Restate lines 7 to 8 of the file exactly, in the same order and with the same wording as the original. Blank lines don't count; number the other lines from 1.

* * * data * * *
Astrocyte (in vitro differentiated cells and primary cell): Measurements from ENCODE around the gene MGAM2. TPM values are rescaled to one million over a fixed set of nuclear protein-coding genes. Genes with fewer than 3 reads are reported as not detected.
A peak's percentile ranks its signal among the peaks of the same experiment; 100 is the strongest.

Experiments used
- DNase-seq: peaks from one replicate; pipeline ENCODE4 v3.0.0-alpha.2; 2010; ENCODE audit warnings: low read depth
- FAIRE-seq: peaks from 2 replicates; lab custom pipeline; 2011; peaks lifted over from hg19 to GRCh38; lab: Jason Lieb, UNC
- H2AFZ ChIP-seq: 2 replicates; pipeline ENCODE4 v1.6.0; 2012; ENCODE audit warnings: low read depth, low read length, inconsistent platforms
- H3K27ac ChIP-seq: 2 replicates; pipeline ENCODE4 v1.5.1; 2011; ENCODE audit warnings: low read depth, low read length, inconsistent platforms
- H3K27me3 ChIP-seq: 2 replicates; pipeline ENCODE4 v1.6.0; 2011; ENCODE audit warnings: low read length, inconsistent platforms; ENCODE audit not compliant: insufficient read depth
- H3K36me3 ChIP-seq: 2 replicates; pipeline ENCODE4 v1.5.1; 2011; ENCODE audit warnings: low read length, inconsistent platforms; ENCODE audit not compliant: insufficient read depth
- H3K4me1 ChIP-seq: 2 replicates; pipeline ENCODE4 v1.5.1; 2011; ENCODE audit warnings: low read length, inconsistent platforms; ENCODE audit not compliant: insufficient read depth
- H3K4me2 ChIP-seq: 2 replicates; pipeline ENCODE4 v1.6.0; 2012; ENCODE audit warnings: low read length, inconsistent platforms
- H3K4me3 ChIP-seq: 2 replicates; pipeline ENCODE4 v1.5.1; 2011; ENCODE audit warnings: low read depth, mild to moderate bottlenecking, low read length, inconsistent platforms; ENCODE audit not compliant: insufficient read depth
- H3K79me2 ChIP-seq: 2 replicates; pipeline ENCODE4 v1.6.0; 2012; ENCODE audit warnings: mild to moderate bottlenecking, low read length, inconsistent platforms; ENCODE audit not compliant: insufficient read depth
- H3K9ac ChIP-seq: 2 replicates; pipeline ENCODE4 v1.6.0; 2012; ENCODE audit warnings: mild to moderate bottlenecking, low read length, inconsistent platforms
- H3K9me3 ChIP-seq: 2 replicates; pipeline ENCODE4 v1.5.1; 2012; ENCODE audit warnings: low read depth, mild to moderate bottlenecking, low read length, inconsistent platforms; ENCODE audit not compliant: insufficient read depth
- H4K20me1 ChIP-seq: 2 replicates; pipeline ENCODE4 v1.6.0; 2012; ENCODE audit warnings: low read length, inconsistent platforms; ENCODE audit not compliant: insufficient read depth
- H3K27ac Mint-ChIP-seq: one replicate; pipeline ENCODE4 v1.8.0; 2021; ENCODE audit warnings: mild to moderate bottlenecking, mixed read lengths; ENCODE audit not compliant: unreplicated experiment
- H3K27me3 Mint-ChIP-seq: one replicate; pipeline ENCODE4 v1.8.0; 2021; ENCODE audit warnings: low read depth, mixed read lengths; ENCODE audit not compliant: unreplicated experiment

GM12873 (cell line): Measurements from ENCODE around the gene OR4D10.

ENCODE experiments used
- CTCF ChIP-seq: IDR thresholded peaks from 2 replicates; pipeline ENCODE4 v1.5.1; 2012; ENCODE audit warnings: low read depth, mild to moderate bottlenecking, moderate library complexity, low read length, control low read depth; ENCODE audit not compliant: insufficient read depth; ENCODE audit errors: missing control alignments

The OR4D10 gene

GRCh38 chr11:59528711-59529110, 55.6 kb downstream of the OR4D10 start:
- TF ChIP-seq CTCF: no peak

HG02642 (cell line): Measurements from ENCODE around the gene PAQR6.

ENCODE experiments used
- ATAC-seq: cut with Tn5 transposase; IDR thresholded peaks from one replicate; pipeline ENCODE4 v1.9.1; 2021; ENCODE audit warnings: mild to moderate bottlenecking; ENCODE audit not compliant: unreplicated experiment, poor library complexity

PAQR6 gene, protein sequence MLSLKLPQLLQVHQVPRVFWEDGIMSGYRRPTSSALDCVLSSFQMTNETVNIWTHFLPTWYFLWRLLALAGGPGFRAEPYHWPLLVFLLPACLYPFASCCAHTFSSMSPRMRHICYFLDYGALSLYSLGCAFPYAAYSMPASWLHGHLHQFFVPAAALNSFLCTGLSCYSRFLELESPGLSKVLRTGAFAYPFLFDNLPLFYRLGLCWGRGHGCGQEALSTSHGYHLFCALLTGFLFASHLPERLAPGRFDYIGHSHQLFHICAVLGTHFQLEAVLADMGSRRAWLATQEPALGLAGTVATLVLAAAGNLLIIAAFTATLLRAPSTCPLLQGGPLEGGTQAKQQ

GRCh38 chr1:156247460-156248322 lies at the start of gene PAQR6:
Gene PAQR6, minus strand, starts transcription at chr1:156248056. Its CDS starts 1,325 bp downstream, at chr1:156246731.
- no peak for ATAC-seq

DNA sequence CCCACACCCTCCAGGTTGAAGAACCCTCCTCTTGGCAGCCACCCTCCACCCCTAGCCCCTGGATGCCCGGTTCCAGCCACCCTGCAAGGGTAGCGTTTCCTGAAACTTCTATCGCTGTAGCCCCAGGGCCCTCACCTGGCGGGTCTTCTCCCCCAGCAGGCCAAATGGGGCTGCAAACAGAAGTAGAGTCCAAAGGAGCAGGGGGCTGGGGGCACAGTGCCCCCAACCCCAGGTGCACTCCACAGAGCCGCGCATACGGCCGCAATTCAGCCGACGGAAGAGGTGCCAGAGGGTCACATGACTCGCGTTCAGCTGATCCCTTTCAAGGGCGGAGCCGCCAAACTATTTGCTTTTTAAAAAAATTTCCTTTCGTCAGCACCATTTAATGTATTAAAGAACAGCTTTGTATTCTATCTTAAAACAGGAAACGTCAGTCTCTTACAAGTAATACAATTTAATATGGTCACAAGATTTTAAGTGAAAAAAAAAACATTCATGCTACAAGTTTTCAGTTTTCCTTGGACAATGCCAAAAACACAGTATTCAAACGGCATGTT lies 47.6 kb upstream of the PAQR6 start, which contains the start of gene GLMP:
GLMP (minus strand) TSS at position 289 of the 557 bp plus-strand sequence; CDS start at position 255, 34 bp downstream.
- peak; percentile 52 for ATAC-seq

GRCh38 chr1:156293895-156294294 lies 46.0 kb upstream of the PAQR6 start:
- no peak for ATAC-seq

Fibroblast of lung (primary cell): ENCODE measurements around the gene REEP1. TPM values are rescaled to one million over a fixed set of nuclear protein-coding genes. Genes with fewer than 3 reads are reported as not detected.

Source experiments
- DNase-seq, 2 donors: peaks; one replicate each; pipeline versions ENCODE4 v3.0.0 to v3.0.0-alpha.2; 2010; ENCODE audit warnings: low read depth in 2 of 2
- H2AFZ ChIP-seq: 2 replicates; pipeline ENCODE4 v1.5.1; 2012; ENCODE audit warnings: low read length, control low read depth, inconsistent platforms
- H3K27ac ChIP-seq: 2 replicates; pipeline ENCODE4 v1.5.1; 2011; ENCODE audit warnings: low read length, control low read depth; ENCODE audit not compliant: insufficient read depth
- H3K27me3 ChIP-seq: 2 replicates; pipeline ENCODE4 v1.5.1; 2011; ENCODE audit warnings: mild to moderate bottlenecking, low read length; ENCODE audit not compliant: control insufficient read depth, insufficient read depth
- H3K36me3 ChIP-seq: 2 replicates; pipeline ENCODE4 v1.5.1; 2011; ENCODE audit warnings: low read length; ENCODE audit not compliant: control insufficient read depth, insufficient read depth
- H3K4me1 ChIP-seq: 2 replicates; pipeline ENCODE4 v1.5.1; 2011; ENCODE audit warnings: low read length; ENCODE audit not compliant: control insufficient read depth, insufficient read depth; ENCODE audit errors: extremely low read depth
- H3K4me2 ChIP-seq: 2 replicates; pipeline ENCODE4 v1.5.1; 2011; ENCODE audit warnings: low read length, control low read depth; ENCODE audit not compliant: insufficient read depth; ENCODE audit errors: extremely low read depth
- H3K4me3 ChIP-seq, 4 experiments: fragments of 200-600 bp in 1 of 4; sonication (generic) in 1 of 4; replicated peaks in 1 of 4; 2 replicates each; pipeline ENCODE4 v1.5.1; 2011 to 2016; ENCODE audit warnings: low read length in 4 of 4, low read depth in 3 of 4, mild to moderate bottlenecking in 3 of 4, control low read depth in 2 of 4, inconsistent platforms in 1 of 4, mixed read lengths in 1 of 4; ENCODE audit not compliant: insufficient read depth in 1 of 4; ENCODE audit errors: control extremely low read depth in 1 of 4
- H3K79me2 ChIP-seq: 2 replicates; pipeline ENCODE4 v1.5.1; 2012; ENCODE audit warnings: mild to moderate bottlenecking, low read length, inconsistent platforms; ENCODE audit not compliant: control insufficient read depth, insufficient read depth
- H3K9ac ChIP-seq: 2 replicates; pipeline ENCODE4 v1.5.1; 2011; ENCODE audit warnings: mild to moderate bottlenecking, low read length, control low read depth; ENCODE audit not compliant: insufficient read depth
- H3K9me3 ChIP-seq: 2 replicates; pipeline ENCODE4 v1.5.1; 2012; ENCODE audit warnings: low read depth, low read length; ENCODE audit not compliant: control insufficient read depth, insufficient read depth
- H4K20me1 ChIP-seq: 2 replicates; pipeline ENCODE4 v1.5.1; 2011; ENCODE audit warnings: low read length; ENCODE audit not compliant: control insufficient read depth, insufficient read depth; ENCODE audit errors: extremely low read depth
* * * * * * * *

- H3K27ac ChIP-seq: 2 replicates; pipeline ENCODE4 v1.5.1; 2011; ENCODE audit warnings: low read depth, low read length, inconsistent platforms
- H3K27me3 ChIP-seq: 2 replicates; pipeline ENCODE4 v1.6.0; 2011; ENCODE audit warnings: low read length, inconsistent platforms; ENCODE audit not compliant: insufficient read depth